Under 8 U.S.C. § 1229b(a), an applicant who seeks cancellation of removal must demonstrate that he has “not been convicted of any aggravated felony.” Id.; see also 8 U.S.C. § 1229a(c)(4)(A)(i) (clarifying that an alien seeking protection from removal “has the burden of proof to establish that the alien ․ satisfies the applicable eligibility requirements”). An “aggravated felony” is defined in 8 U.S.C. § 1101(a)(43) as including the “illicit trafficking in firearms or destructive devices.” Id. As the BIA observed, the statutory scheme leaves the term “trafficking” undefined. See Kuhali v. Reno, 266 F.3d 93, 108 (2d Cir.2001) (noting that “the INA does not define the term “trafficking” in § 101(a)(43)(C)”); accord Joseph v. Att'y Gen. of U.S., 465 F.3d 123, 128 (3d Cir.2006). Faced with this ambiguity, the BIA in this case construed “trafficking in firearms” as any activity involving the commercial exchange of a firearm, including a single past transaction.
The BIA's construction is a permissible interpretation of 8 U.S.C. § 1101(a)(43)(C). Where Congress fails to specify the meaning of a statutory term, “courts typically read statutory terms to convey their ordinary meaning, including as reflected in dictionary definitions.” United States v. Knott, 256 F.3d 20, 28 (1st Cir .2001); see also S.E.C. v. Tambone, 597 F.3d 436, 443 (1st Cir.2010) (en banc) (“One reference point for determining the ordinary meaning of a word is its accepted dictionary definition.”). In construing “trafficking” as an activity defined purely by its “business or merchant nature,” the BIA relied on the term's official definition in Black's Law Dictionary as “commerce; trade; sale or exchange of merchandise, bills, money, and the like.” Davis, 20 I. & N. Dec. at 541 (quoting Black's Law Dictionary 1240 (5th ed.1979)). Although Soto urges that the “plain language definition” of commerce requires some large-scale business activity, we cannot hold that the BIA's interpretation of commerce as focusing primarily on some element of financial exchange is impermissible. Indeed, the BIA's emphasis on the “merchant nature” of Soto's conduct conforms with the definitions of “trafficking” previously espoused by the Supreme Court and this court. See, e.g ., Lopez v. Gonzales, 549 U.S. 47, 53, 127 S.Ct. 625, 166 L.Ed.2d 462 (2006) (“[O]rdinarily ‘trafficking’ means some sort of commercial dealing.”); Urena–Ramirez v. Ashcroft, 341 F.3d 51, 57 (1st Cir.2003) (“Courts define ‘illicit trafficking’ as illegally ‘trading, selling or dealing’ in specified goods.” (quoting Kuhali, 266 F.3d at 107)); Bruno v. United States, 289 F. 649, 655 (1st Cir.1923) (“Traffic ․ means to pass goods or commodities from one person to another for an equivalent in goods or money.” (internal quotation marks and citation omitted)).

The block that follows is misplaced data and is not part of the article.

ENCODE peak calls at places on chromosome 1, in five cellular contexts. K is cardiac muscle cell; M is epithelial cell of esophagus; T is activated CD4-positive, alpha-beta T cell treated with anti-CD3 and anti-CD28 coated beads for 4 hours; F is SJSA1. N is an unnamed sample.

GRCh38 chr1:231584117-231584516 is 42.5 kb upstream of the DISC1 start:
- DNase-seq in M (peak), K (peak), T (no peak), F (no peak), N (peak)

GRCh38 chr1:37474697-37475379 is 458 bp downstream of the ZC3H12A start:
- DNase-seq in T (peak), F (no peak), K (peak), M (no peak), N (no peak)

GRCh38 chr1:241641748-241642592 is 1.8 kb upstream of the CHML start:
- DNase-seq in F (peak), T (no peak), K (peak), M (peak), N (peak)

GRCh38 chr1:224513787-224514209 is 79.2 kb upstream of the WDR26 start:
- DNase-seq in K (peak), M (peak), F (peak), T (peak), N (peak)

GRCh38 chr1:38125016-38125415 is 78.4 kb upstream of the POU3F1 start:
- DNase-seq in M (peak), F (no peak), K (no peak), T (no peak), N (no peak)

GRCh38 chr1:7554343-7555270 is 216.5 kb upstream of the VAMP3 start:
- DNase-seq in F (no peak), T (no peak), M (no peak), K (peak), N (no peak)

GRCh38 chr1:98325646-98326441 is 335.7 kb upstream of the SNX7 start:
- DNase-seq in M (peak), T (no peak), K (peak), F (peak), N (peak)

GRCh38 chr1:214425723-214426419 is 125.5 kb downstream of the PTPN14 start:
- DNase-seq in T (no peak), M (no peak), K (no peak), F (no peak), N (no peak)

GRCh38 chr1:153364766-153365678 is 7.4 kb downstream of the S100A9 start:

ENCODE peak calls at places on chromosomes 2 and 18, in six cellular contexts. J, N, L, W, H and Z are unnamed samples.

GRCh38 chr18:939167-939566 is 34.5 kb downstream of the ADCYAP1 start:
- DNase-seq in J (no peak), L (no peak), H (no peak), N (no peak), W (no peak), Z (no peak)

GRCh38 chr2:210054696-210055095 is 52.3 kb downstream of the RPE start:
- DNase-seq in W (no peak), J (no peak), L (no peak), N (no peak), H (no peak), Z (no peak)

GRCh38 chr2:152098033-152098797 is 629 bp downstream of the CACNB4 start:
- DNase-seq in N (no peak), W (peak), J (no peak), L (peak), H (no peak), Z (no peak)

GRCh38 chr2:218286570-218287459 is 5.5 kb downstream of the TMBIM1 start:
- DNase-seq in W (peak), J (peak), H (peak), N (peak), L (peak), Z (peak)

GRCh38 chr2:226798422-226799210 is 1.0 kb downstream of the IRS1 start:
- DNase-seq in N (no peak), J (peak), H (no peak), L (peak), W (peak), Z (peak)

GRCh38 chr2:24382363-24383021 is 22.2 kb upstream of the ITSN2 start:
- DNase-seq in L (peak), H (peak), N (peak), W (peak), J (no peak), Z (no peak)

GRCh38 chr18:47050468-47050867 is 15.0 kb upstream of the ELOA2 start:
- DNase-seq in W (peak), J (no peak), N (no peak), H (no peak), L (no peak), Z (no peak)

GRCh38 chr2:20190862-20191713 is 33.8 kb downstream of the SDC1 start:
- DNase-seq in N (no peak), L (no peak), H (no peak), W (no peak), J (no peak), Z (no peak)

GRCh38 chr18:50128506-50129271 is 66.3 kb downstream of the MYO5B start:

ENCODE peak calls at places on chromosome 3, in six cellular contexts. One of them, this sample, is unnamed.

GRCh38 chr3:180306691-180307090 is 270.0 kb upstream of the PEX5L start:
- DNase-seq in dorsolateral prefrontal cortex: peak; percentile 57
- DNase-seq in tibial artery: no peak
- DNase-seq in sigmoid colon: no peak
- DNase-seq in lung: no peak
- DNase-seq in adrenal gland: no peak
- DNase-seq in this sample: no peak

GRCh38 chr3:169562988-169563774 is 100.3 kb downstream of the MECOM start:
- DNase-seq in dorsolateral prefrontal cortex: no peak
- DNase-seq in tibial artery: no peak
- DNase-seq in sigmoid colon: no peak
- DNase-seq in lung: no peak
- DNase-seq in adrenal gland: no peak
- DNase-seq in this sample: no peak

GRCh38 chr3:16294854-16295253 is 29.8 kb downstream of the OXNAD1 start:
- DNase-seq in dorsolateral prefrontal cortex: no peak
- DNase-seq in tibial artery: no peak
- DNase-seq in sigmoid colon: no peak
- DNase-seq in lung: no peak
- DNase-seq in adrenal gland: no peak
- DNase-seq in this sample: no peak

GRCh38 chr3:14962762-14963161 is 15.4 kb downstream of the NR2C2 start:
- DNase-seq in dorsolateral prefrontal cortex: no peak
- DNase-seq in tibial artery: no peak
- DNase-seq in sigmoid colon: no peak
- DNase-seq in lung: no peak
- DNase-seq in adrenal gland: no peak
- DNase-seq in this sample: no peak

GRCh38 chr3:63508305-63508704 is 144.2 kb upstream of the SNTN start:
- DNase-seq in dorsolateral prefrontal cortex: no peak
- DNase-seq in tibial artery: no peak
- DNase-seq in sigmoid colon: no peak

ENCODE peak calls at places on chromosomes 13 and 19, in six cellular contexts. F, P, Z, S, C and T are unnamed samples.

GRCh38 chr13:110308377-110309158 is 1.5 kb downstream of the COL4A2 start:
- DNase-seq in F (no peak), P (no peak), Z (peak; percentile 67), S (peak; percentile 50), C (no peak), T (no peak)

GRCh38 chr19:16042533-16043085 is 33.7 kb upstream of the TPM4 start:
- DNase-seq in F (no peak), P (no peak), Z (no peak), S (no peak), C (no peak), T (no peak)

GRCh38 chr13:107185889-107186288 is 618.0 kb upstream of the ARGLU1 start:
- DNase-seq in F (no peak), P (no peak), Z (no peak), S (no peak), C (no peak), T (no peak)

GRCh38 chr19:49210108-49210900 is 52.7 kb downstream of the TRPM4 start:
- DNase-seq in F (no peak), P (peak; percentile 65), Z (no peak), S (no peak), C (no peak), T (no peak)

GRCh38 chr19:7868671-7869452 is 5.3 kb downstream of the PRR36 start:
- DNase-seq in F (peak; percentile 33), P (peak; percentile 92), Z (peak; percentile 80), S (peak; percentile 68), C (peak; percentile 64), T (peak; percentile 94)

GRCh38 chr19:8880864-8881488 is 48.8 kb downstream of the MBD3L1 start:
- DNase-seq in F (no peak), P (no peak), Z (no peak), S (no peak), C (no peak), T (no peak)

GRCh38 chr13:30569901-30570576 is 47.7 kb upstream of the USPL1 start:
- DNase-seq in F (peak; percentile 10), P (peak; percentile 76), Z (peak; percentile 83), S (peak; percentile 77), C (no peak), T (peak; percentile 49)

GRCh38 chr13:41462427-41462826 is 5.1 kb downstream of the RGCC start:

Furthermore, the BIA's definition conforms to the agency's own precedent in interpreting the INA. “The normal rule of statutory construction assumes that identical words used in different parts of the same act are intended to have the same meaning.” Sorenson v. Sec'y of Treasury of U.S., 475 U.S. 851, 860, 106 S.Ct. 1600, 89 L.Ed.2d 855 (1986) (internal quotation marks and citations omitted); see also United States v. Jimenez, 507 F.3d 13, 19 (1st Cir.2007) (finding that use of an “identical” phrase in consecutive subsections “strongly intimat[es] that it has the same meaning in both”). In defining “trafficking in firearms” under § 1101(a)(43)(C), the BIA relied on its established interpretation of the same term in a neighboring provision of the INA discussing “trafficking in a controlled substance.” See Davis, 20 I. & N. Dec. at 541; 8 U.S.C. § 1101(a)(43)(B). The BIA also emphasized its longstanding precedent that a single conviction for the sale of narcotics qualifies an alien as a drug “trafficker” under the statute. See Matter of Roberts, 20 I. & N. Dec. 294, 301 (BIA 1991) (finding that one conviction for sale of cocaine brought the respondent within the definition of a drug trafficker); Matter of P-, 5 I. & N. Dec. 190, 191–92 (BIA 1953) (finding that an applicant's “first and only” attempt to sell drugs qualified him as a trafficker). The BIA's consistent interpretation of “trafficking” in § 1101(a)(43)(B) as a term that encompasses even isolated commercial dealings provides a strong foundation for the BIA's adoption of a similar definition of “trafficking” in § 1101(a)(43)(C).
We do not dispute that “trafficking” may reasonably be read to imply some element of large-scale commercial dealing. This narrower reading, however, is not the only reasonable one. Under Chevron review, we hold that the BIA's definition of “trafficking in firearms” in 8 U.S.C. § 1101(a)(43)(C) as encompassing any commercial exchange, in accordance with both dictionary definitions and the BIA's own precedent in a neighboring provision of the INA, is “reasonable and consistent with the statute.” Rumierz, 456 F.3d at 37.
B. Trafficking in “Firearms”
At oral argument, Soto's counsel also urged that § 1101(a)(43)(C)'s explicit reference to “trafficking in firearms,” in the plural, precludes the BIA from applying the term to a one-time delivery of a single firearm. Because Soto failed to raise this argument before either the IJ or the BIA, it is waived on appeal. See Molina De Massenet v. Gonzales, 485 F.3d 661, 664 (1st Cir.2007) (“[A]rguments not raised before the BIA are waived due to a failure to exhaust administrative remedies.”).1